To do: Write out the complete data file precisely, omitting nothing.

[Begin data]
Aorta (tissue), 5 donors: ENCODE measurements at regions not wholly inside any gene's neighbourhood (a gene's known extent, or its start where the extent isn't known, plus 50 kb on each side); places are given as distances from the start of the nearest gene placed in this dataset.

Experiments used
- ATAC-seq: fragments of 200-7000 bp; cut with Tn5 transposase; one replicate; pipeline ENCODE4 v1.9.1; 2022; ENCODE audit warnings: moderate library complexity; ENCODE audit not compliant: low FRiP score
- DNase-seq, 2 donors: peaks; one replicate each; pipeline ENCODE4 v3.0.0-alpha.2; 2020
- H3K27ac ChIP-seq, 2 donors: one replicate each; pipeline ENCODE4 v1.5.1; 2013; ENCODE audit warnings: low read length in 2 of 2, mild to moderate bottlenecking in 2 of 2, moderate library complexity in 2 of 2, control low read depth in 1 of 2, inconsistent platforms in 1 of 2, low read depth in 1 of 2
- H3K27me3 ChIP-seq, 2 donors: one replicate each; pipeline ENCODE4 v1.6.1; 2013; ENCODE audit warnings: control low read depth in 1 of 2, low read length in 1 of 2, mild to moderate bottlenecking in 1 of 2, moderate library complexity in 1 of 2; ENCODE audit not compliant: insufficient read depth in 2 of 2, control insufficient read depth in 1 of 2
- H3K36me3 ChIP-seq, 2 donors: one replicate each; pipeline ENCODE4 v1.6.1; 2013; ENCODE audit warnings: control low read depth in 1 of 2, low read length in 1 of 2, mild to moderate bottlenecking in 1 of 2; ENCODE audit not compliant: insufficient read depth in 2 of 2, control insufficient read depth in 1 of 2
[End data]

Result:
Aorta (tissue), 5 donors: ENCODE measurements at regions not wholly inside any gene's neighbourhood (a gene's known extent, or its start where the extent isn't known, plus 50 kb on each side); places are given as distances from the start of the nearest gene placed in this dataset.

Experiments used
- ATAC-seq: fragments of 200-7000 bp; cut with Tn5 transposase; one replicate; pipeline ENCODE4 v1.9.1; 2022; ENCODE audit warnings: moderate library complexity; ENCODE audit not compliant: low FRiP score
- DNase-seq, 2 donors: peaks; one replicate each; pipeline ENCODE4 v3.0.0-alpha.2; 2020
- H3K27ac ChIP-seq, 2 donors: one replicate each; pipeline ENCODE4 v1.5.1; 2013; ENCODE audit warnings: low read length in 2 of 2, mild to moderate bottlenecking in 2 of 2, moderate library complexity in 2 of 2, control low read depth in 1 of 2, inconsistent platforms in 1 of 2, low read depth in 1 of 2
- H3K27me3 ChIP-seq, 2 donors: one replicate each; pipeline ENCODE4 v1.6.1; 2013; ENCODE audit warnings: control low read depth in 1 of 2, low read length in 1 of 2, mild to moderate bottlenecking in 1 of 2, moderate library complexity in 1 of 2; ENCODE audit not compliant: insufficient read depth in 2 of 2, control insufficient read depth in 1 of 2
- H3K36me3 ChIP-seq, 2 donors: one replicate each; pipeline ENCODE4 v1.6.1; 2013; ENCODE audit warnings: control low read depth in 1 of 2, low read length in 1 of 2, mild to moderate bottlenecking in 1 of 2; ENCODE audit not compliant: insufficient read depth in 2 of 2, control insufficient read depth in 1 of 2